Office: CHCB 338
Current Office Hours
Tuesday: 12:30 - 2:30
I am from Carbondale Colorado. I became interested in geology during a Grand Canyon river trip the summer after I graduated high school. I proceeded to get a degree in environmental geology from Fort Lewis College. I have spent the last seven summers as a raft guide in Arizona on the Grand Canyon and in Idaho on the Snake and Salmon rivers. I came to University of Montana to get a master’s degree and delve into the study of glaciology which I have been interested in for years.
Advisor: Joel Harper, http://www.cas.umt.edu/geosciences/faculty/harper/
Fort Lewis College, Durango Co.
Class of '11
Geology 102: sections 2 and 7
Computer Programing for Scientists and Engineers
Topics in Cryosphere
Intro to Academic Research
Field of Study
In an idealized ice sheet, the mechanisms of ice flow from the central divide toward the margins are understood and well represented in numerical models. However, irregular bed topography influences the flow field in ways that are poorly documented, with apparent contradictions between the few observations that exist. In particular, how ice flows into bedrock troughs that are 100-1000+ m deep near the margins of an ice sheet is unclear. Recently collected airborne ice penetrating radar data and state-of-the art ice sheet models will enable new insight into the complex flow field near deep bedrock troughs.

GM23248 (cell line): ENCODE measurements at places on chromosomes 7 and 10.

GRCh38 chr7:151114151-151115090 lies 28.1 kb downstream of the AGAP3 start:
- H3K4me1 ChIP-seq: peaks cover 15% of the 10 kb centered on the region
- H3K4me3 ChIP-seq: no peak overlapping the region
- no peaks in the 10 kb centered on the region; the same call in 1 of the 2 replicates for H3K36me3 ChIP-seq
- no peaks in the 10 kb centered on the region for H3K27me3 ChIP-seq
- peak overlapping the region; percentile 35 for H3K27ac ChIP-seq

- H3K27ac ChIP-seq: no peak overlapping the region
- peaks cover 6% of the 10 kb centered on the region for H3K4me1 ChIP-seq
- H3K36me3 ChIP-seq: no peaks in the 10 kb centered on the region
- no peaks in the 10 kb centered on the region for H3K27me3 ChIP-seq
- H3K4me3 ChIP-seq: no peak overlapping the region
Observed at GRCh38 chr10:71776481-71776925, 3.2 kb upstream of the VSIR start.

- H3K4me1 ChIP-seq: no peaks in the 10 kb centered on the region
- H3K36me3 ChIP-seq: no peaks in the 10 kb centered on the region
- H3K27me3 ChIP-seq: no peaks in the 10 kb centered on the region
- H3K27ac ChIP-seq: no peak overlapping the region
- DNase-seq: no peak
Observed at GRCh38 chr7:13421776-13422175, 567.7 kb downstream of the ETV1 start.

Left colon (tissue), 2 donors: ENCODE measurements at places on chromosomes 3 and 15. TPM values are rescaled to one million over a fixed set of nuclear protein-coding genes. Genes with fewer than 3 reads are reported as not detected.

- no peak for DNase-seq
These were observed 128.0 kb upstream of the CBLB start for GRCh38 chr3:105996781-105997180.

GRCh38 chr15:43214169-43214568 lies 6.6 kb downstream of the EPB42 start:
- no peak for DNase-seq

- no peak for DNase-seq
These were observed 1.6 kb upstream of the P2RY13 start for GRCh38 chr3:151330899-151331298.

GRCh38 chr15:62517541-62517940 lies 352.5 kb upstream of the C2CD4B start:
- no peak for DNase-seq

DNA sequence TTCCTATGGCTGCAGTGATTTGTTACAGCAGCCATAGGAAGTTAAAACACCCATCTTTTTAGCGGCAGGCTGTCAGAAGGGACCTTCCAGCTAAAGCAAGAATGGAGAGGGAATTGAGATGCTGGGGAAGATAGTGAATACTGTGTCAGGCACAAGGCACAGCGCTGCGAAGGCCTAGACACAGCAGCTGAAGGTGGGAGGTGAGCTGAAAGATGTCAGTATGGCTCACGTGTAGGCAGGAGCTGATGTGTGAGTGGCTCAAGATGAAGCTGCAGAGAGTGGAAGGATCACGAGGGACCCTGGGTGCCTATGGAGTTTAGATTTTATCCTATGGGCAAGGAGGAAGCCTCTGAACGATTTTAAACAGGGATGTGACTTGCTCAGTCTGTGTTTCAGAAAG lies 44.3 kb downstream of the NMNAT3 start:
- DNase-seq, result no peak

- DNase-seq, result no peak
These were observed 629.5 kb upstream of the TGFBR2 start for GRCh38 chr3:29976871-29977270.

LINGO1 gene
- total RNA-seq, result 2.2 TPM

To accomplish this I plan to use ice penetrating radar data from NASAs IceBridge project. This data can be processed into internal ice images. I will use these images along with some collected from ground based radar to model internal ice flow in relation to bedrock troughs.
Perry, Edmund A., Gianniny, Gary, Miskell-Gerhardt, Kim, Growth Faulting Within the Pennsylvanian Hermosa Group, Coal Bank Pass – Molas Pass, San Juan Mountains, Colorado, Geological Society of America Abstracts with Programs, Vol. 43, No. 4, p. 86